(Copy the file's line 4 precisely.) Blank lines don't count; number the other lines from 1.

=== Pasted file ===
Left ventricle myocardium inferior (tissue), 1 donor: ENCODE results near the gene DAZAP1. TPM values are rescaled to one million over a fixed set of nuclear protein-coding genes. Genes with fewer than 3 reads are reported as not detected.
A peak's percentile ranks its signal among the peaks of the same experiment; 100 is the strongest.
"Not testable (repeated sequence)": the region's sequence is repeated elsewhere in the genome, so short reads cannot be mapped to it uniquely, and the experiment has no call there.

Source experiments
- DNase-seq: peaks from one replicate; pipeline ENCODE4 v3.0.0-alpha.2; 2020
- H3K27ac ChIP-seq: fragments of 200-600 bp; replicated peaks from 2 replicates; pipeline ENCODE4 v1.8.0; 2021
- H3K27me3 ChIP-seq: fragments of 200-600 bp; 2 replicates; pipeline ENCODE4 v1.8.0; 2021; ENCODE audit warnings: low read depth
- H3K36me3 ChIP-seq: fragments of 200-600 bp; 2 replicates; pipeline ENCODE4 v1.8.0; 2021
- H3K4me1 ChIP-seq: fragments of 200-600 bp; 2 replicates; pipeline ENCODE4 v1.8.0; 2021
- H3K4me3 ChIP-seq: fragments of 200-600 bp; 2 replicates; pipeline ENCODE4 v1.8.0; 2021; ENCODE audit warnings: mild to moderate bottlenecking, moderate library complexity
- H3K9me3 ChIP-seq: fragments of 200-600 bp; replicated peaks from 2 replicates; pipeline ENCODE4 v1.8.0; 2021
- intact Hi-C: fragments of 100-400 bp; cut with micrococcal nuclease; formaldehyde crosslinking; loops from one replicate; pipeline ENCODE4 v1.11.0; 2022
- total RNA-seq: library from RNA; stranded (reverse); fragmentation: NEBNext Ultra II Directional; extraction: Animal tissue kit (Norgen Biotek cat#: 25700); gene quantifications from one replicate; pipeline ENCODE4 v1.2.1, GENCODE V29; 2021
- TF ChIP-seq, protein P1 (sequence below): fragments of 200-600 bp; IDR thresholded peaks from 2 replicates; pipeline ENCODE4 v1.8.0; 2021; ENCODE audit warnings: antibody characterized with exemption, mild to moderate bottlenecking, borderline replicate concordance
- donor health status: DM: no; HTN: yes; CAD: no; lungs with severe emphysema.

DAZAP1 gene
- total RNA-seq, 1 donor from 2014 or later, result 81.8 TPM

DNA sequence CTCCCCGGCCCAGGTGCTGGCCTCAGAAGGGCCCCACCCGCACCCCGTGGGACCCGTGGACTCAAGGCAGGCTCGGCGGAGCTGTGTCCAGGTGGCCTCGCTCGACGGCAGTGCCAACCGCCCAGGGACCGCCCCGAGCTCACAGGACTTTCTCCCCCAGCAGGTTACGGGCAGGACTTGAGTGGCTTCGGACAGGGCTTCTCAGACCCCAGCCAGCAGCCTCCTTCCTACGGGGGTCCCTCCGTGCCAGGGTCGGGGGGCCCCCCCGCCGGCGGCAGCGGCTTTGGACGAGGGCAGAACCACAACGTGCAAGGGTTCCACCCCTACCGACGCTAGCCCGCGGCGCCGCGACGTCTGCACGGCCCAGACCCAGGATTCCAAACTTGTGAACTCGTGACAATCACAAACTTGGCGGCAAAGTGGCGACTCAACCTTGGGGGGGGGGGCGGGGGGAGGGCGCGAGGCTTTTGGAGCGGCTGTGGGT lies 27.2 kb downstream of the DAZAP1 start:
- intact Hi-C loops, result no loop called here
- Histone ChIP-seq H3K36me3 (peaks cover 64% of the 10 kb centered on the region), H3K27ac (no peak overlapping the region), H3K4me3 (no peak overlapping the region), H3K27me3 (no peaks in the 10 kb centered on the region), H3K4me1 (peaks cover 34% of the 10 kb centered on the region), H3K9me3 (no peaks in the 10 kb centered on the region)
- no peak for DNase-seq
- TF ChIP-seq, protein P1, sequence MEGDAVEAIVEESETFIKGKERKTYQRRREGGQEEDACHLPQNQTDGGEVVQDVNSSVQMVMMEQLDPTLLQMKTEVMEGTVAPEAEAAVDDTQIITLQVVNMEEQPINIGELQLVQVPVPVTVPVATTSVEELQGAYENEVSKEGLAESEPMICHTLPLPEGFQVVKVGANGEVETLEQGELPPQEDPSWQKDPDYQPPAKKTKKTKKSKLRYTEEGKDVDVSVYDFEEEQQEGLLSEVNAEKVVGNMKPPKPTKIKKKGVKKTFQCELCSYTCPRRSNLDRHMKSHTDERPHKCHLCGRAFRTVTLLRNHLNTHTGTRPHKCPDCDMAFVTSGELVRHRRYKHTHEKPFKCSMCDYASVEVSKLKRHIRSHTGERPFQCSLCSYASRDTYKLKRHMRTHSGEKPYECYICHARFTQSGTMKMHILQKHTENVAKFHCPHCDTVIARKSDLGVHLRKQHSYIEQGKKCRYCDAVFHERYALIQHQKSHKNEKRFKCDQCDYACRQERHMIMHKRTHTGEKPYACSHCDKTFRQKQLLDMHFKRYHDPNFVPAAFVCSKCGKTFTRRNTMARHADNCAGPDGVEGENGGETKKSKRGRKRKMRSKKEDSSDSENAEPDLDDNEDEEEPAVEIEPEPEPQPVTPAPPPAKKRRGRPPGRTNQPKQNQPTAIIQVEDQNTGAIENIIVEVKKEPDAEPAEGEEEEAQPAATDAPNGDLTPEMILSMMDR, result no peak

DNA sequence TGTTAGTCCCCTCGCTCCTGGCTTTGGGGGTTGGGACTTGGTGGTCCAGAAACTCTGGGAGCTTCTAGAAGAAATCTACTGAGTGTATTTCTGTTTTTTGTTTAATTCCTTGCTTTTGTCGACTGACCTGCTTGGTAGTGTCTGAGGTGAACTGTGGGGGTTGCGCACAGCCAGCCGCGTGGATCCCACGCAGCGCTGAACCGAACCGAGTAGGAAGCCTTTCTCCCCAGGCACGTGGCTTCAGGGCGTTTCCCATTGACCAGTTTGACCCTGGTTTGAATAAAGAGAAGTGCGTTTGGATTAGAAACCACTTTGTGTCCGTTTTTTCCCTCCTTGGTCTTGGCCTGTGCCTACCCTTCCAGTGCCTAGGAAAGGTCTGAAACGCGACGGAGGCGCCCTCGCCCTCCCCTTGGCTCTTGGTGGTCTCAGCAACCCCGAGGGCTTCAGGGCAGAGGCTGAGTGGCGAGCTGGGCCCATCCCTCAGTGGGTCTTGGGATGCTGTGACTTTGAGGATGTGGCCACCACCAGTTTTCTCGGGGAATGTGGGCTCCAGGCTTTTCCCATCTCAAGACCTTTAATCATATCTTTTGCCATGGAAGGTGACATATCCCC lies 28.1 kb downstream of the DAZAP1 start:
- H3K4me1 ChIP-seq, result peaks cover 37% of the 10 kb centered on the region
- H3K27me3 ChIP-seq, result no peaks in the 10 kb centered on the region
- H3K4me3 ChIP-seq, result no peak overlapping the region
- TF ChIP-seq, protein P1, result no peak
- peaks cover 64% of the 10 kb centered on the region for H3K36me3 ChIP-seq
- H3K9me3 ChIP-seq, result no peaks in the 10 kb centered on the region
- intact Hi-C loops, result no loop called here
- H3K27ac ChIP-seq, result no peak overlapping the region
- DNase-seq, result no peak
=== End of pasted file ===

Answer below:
Source experiments